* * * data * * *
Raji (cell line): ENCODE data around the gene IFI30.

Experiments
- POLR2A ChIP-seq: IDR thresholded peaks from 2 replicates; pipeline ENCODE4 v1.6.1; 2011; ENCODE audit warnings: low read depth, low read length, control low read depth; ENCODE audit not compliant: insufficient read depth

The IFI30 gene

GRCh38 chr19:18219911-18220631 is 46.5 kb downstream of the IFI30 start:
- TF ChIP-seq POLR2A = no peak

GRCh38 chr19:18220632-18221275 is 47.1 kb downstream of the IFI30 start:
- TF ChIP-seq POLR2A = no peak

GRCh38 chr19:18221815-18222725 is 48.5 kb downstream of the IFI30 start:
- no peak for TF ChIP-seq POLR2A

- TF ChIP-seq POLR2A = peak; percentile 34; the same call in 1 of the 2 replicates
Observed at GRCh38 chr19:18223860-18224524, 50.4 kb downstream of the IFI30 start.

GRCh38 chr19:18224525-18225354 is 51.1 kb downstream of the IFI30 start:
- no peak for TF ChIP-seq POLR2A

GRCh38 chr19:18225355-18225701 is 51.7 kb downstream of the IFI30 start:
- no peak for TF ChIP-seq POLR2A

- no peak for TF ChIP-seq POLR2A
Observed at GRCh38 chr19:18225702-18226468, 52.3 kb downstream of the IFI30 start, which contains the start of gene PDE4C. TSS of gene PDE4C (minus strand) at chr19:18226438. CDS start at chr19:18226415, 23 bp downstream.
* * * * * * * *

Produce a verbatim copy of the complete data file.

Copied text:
Raji (cell line): ENCODE data around the gene IFI30.

Experiments
- POLR2A ChIP-seq: IDR thresholded peaks from 2 replicates; pipeline ENCODE4 v1.6.1; 2011; ENCODE audit warnings: low read depth, low read length, control low read depth; ENCODE audit not compliant: insufficient read depth

The IFI30 gene

GRCh38 chr19:18219911-18220631 is 46.5 kb downstream of the IFI30 start:
- TF ChIP-seq POLR2A = no peak

GRCh38 chr19:18220632-18221275 is 47.1 kb downstream of the IFI30 start:
- TF ChIP-seq POLR2A = no peak

GRCh38 chr19:18221815-18222725 is 48.5 kb downstream of the IFI30 start:
- no peak for TF ChIP-seq POLR2A

- TF ChIP-seq POLR2A = peak; percentile 34; the same call in 1 of the 2 replicates
Observed at GRCh38 chr19:18223860-18224524, 50.4 kb downstream of the IFI30 start.

GRCh38 chr19:18224525-18225354 is 51.1 kb downstream of the IFI30 start:
- no peak for TF ChIP-seq POLR2A

GRCh38 chr19:18225355-18225701 is 51.7 kb downstream of the IFI30 start:
- no peak for TF ChIP-seq POLR2A

- no peak for TF ChIP-seq POLR2A
Observed at GRCh38 chr19:18225702-18226468, 52.3 kb downstream of the IFI30 start, which contains the start of gene PDE4C. TSS of gene PDE4C (minus strand) at chr19:18226438. CDS start at chr19:18226415, 23 bp downstream.